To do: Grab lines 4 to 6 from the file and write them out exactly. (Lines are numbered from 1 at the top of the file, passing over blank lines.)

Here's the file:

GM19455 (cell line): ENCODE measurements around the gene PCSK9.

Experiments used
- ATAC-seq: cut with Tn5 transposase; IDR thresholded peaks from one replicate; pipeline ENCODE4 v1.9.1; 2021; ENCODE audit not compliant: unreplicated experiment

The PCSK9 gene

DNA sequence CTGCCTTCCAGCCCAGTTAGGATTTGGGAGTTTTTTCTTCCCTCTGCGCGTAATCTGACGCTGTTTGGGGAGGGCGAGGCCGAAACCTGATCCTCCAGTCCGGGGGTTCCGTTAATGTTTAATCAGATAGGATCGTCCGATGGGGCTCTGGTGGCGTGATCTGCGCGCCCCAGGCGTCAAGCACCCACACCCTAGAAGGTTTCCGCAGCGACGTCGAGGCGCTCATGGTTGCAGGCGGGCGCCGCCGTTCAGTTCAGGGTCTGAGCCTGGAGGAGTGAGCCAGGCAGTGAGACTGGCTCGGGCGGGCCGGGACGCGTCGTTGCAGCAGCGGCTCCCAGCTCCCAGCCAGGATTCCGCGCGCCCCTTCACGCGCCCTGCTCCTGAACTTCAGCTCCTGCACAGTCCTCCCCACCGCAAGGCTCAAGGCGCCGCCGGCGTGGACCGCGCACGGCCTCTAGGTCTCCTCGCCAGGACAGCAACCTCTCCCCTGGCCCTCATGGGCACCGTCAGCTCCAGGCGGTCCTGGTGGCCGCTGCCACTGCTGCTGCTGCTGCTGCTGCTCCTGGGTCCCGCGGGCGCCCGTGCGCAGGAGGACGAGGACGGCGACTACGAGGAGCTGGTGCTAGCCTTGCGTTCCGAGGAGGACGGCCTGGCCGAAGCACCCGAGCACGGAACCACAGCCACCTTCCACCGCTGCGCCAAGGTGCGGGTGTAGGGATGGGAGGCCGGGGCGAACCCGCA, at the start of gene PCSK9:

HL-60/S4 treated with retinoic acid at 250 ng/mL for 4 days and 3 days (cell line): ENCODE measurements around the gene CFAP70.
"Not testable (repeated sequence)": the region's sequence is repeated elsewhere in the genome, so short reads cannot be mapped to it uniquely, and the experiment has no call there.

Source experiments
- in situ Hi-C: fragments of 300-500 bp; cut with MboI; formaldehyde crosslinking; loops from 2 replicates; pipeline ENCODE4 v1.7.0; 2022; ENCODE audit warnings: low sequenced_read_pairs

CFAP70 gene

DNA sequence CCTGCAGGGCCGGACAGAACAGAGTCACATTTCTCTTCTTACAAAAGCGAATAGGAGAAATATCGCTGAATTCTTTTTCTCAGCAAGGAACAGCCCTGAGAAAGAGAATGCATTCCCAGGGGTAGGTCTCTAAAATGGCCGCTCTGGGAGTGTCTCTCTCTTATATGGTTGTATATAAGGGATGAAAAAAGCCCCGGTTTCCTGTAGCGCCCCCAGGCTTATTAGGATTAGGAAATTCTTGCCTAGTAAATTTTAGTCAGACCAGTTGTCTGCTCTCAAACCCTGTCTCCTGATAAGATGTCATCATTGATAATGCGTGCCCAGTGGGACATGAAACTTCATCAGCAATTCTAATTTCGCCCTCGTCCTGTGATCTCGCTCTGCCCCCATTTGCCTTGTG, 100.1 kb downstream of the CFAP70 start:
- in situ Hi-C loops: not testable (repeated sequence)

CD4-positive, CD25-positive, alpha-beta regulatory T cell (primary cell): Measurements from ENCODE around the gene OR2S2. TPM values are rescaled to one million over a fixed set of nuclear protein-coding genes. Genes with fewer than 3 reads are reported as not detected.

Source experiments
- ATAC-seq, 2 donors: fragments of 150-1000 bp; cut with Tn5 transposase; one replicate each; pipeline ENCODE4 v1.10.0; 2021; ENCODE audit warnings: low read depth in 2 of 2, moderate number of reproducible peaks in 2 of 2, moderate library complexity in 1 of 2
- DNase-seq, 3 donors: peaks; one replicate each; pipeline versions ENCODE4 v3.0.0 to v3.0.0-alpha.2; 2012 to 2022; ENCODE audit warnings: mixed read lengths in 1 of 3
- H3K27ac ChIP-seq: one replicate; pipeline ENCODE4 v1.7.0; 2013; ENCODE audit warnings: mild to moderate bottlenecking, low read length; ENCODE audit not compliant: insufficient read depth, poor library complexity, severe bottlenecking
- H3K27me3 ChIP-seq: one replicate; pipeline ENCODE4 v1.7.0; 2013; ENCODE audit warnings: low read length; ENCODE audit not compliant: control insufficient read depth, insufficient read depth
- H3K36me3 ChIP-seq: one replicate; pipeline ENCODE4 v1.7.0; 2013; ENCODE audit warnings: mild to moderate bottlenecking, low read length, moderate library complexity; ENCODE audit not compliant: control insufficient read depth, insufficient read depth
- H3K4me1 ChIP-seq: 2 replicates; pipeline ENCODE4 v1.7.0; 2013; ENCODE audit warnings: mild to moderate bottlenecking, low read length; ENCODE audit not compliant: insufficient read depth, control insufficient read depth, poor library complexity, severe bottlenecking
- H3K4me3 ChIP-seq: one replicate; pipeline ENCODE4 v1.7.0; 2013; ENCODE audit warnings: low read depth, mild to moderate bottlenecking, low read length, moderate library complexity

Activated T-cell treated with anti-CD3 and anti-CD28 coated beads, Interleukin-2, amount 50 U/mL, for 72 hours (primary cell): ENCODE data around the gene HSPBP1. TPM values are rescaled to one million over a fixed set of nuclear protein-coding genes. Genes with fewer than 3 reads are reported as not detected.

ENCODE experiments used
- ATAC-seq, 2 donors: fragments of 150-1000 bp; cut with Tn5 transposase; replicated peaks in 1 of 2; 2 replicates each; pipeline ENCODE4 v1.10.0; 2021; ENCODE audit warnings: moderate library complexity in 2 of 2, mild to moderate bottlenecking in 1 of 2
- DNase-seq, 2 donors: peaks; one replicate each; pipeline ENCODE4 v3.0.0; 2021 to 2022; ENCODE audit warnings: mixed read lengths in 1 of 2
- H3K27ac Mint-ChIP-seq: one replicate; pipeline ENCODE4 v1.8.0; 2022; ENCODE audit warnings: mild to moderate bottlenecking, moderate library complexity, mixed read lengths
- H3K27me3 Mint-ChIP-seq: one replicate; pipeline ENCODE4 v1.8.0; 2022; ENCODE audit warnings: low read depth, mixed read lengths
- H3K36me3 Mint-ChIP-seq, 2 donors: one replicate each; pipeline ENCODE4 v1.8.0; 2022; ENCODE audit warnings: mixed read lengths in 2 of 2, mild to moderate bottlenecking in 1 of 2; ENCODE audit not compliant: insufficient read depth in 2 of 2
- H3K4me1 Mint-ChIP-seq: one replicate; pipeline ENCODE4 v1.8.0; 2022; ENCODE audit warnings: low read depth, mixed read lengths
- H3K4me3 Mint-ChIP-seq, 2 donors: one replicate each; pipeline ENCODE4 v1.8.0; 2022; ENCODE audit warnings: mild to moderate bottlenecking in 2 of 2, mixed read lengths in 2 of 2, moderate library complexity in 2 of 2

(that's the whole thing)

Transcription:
The PCSK9 gene

DNA sequence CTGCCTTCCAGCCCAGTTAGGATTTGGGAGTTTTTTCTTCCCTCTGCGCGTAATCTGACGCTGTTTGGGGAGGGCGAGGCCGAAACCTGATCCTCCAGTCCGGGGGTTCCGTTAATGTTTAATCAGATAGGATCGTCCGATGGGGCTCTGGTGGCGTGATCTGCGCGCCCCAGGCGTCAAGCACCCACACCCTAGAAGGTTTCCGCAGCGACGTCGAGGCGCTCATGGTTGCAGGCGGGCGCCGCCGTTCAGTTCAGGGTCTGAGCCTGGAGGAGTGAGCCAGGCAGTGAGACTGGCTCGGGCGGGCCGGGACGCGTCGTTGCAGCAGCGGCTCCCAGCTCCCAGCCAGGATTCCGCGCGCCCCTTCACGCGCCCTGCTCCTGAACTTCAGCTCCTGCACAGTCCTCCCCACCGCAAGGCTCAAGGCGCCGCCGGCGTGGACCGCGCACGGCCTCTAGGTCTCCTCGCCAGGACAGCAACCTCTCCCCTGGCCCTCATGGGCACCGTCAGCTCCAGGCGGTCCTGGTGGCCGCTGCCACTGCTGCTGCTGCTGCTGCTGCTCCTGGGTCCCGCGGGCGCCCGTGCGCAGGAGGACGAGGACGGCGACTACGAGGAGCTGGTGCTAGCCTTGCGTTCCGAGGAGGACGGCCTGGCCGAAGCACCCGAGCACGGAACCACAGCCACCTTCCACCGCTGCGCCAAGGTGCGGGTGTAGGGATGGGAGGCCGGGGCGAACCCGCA, at the start of gene PCSK9:

HL-60/S4 treated with retinoic acid at 250 ng/mL for 4 days and 3 days (cell line): ENCODE measurements around the gene CFAP70.